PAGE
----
Studies have demonstrated the presence of SARS-CoV-2 in the aerosol produced during patient exhalation.

A dental dam is used for isolation procedures during various dental procedures like fillings and root canal treatments. A rubber dam is not effective alone for isolation, due to the SARS-CoV-2 virus is present in the patients expelled breath.

During aerosol generation, the conventional 11 millimetre high-volume evacuation canula suction tip only operates for limited time frames during close approximation to the tooth during procedures. Because it needs to be placed in close proximity of the tooth to function optimally it has a reduced efficacy of minimising aerosols exhaled by the patient.

The new devise, on the other hand, has the advantage of a large catchment area and can be placed statically to continuously eliminate aerosols produced during patient exhalation from the 6 O’clock position up to 15 centimetres from the patient’s mouth.

A study showed that aerosols, droplets and splatters have been identified as far as 1.2 metres from the source.

Our study found that the device reduced aerosol, droplets and splatter more than the conventional 11 millimetre high-volume evacuation canula suction tip.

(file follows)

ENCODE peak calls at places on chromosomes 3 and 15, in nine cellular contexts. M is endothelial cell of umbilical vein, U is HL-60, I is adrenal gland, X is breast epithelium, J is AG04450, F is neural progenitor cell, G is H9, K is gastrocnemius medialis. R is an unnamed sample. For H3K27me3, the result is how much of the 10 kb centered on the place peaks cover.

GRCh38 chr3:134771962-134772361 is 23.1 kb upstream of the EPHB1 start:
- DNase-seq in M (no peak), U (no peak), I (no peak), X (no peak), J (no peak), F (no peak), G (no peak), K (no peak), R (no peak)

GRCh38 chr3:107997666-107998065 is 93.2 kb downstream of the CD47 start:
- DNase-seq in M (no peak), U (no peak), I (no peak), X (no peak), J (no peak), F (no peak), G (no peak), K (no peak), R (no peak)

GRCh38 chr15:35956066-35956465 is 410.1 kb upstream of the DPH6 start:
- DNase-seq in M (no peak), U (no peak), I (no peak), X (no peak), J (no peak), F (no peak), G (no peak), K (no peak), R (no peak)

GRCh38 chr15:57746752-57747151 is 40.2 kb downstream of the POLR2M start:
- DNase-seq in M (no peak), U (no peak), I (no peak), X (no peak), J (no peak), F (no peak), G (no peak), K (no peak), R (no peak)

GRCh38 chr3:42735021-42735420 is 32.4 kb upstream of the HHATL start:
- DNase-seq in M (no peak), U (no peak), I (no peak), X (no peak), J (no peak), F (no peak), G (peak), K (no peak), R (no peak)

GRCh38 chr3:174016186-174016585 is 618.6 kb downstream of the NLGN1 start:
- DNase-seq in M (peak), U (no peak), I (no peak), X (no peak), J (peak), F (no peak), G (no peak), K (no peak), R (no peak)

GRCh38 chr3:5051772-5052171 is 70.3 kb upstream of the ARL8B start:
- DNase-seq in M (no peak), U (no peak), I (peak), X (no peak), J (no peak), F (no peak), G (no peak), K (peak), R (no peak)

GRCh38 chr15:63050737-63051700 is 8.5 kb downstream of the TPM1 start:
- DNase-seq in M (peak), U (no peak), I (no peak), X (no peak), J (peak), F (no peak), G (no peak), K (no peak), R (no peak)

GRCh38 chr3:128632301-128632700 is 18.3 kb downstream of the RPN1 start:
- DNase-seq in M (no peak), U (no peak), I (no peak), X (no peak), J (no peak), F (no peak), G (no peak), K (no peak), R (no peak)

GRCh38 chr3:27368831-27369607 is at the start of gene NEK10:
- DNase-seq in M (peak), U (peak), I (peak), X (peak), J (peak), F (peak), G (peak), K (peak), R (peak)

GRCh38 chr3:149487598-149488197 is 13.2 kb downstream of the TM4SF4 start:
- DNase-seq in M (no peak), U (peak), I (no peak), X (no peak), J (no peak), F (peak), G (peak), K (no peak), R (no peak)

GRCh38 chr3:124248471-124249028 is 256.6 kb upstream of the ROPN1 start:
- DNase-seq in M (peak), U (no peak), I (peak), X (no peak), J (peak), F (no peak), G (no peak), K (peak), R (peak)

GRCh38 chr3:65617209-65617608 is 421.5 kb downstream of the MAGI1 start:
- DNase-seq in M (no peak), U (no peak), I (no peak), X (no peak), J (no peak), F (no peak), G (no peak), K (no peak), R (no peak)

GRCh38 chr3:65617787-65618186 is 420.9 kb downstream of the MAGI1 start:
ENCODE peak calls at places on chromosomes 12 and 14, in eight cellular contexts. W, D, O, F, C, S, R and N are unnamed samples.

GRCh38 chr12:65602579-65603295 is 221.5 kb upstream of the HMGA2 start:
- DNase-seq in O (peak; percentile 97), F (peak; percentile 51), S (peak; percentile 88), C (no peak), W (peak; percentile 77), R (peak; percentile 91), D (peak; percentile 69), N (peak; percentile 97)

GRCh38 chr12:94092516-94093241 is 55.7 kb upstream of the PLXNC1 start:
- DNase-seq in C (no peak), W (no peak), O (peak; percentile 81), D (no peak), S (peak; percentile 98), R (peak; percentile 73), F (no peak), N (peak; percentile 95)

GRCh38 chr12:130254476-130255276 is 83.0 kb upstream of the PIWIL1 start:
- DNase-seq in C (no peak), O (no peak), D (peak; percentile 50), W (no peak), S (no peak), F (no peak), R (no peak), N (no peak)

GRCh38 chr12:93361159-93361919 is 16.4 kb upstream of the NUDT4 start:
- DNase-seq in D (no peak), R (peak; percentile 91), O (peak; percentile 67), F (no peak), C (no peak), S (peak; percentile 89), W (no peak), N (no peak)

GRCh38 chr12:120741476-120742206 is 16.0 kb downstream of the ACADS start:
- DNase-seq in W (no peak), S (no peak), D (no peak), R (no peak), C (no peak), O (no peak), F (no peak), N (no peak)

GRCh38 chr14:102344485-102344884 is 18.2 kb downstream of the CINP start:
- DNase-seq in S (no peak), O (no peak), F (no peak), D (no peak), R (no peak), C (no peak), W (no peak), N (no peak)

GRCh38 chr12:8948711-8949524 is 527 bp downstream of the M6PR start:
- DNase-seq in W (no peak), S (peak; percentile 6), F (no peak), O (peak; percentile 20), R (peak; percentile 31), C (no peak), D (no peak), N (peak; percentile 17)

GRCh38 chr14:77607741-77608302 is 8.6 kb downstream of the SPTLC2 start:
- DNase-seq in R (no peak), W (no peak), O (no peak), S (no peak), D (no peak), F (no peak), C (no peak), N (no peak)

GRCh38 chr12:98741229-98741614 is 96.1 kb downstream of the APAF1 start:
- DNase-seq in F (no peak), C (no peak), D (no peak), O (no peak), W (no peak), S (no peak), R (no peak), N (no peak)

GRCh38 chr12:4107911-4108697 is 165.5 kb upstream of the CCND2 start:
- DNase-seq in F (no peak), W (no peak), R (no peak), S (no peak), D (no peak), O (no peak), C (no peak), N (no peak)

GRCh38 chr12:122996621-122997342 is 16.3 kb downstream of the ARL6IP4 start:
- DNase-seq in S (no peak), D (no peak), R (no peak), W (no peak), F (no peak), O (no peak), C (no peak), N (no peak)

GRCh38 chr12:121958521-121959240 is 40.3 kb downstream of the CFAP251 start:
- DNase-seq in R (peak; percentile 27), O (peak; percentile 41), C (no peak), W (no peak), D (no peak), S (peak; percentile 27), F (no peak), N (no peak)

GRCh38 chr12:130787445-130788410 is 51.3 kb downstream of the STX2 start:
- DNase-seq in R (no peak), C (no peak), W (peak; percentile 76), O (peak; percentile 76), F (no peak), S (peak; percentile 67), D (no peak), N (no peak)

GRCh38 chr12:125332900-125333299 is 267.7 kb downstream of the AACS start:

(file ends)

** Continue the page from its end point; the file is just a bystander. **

The use of the conventional 11 millimetre high-volume evacuation canula suction tip reduced contamination of the oral healthcare workers by 53% compared to low-volume saliva ejectors alone.

When the DASD was used with the low-volume saliva ejector, our device reduced contamination of the oral healthcare worker’s wrists by 50% and of the chest area by 30%. This was in comparison to the test group where low-volume and high-volume ejectors were used together.The Conversation

Riaan Mulder, Senior Lecturer / Stomatologist, University of the Western Cape

This article is republished from The Conversation under a Creative Commons license. Read the original article.